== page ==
Cognitive Effects of Risperidone in Children with Autism and Irritable Behavior

Nisonger Center, Ohio State University, Columbus, OH, USA.
Journal of child and adolescent psychopharmacology (Impact Factor: 2.93). 06/2008; 18(3):227-36. DOI: 10.1089/cap.2007.0133
Source: PubMed


The objective of this research was to explore the effects of risperidone on cognitive processes in children with autism and irritable behavior.
Thirty-eight children, ages 5-17 years with autism and severe behavioral disturbance, were randomly assigned to risperidone (0.5 to 3.5 mg/day) or placebo for 8 weeks. This sample of 38 was a subset of 101 subjects who participated in the clinical trial; 63 were unable to perform the cognitive tasks. A double-blind placebo-controlled parallel groups design was used. Dependent measures included tests of sustained attention, verbal learning, hand-eye coordination, and spatial memory assessed before, during, and after the 8-week treatment. Changes in performance were compared by repeated measures ANOVA.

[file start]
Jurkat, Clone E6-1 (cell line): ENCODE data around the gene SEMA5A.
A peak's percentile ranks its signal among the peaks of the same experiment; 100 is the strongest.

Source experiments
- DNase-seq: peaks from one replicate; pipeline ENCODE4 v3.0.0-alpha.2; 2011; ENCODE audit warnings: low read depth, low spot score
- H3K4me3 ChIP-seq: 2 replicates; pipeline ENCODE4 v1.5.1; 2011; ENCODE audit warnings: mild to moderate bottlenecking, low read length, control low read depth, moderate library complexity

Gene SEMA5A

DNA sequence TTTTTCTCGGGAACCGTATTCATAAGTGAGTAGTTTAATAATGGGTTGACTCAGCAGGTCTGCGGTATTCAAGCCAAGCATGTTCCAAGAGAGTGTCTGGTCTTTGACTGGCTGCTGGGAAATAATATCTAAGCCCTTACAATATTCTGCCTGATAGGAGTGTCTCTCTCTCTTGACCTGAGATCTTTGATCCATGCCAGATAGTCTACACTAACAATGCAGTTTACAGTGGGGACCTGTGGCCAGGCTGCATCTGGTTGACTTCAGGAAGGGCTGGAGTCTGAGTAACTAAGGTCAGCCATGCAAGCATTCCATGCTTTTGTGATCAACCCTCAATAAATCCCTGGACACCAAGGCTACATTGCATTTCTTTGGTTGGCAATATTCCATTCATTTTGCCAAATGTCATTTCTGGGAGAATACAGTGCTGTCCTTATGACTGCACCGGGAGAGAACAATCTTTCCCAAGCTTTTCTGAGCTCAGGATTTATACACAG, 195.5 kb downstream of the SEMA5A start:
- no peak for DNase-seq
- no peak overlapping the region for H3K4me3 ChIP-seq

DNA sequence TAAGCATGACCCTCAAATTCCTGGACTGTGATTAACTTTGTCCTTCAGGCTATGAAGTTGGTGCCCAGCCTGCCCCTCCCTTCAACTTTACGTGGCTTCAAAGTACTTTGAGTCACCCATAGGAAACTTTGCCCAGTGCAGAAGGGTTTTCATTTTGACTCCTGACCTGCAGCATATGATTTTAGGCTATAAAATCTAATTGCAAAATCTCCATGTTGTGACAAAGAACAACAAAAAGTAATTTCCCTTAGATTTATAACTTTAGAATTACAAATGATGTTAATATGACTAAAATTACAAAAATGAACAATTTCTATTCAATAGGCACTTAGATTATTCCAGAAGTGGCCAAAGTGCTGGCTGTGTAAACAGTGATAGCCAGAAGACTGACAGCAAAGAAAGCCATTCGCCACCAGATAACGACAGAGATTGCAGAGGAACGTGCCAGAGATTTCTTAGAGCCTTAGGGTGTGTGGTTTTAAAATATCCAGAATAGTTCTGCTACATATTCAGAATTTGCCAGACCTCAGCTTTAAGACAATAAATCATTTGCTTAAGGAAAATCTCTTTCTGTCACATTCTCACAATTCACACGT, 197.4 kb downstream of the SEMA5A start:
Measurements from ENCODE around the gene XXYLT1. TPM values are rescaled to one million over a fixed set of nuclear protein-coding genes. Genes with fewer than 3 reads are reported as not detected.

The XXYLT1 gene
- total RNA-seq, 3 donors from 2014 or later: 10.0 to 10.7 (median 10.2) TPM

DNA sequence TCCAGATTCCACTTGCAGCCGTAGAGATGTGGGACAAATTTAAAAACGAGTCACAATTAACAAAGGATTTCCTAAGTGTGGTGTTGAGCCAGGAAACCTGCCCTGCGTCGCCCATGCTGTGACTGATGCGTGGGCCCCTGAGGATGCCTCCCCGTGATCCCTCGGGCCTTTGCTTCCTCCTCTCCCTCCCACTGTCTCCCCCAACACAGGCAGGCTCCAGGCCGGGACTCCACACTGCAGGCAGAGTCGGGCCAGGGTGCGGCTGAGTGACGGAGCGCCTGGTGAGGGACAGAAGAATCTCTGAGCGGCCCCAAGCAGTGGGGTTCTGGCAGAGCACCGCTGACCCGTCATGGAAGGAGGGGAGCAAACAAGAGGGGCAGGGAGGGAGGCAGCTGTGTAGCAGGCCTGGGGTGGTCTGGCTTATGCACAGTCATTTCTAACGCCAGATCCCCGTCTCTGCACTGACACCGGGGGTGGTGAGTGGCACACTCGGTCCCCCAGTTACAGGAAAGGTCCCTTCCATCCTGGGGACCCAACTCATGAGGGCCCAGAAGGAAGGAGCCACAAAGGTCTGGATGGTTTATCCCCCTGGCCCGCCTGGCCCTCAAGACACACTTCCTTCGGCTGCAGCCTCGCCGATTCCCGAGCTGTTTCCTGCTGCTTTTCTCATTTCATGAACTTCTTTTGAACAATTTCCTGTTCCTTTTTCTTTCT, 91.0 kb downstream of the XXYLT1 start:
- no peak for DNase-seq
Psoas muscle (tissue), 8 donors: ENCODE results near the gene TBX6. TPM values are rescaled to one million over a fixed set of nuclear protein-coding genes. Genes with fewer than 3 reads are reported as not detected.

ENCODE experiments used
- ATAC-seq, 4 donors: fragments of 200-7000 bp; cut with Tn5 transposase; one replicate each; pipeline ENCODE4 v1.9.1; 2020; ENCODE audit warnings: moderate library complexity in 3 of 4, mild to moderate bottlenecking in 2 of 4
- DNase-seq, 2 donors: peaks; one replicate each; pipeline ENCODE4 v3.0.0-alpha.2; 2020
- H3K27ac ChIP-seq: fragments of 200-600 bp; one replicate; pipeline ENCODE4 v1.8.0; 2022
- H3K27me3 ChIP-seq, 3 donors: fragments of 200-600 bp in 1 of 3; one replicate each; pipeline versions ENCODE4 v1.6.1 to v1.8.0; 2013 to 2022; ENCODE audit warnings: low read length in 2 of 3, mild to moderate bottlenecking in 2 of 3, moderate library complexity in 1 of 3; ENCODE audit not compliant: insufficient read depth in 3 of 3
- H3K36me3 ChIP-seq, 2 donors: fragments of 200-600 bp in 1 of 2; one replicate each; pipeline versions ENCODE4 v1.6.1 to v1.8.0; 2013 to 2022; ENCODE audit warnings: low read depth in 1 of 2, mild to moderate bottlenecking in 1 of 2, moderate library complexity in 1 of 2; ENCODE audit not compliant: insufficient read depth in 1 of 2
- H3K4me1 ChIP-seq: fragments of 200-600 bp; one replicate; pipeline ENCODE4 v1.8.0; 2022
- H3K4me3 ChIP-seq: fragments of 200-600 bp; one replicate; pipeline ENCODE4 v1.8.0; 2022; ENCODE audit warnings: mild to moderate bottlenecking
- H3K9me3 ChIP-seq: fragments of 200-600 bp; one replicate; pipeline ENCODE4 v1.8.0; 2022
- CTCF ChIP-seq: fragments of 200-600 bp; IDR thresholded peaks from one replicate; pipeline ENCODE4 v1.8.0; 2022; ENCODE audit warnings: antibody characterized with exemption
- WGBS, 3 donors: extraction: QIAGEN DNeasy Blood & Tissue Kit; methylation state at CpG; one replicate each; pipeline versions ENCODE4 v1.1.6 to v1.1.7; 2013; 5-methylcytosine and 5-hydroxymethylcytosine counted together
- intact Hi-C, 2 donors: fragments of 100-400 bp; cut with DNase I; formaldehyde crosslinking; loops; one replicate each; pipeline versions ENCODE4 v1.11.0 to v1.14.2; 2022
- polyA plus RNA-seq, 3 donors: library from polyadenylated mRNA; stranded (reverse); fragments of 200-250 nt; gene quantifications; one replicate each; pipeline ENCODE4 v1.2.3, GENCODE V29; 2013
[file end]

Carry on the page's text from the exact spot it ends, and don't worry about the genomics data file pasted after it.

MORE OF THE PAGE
Twenty-nine boys and 9 girls with autism and severe behavioral disturbance and a mental age >or=18 months completed the cognitive part of the study. No decline in performance occurred with risperidone. Performance on a cancellation task (number of correct detections) and a verbal learning task (word recognition) was better on risperidone than on placebo (without correction for multiplicity). Equivocal improvement also occurred on a spatial memory task. There were no significant differences between treatment conditions on the Purdue Pegboard (hand-eye coordination) task or the Analog Classroom Task (timed math test).
Risperidone given to children with autism at doses up to 3.5 mg for up to 8 weeks appears to have no detrimental effect on cognitive performance.

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    • "In addition, cognition was assessed at baseline, weeks 6, 8, and end of treatment using a continuous performance task (Aman 1991), a cancellation task (Aman et al. 2008), and the Delayed Match-To-Sample Task (Aman and Turbott 1986; Aman 1991; Aman et al. 2003). Language was assessed at baseline and end of treatment using the Expressive Vocabulary Test-Second Edition (Williams 2007). "
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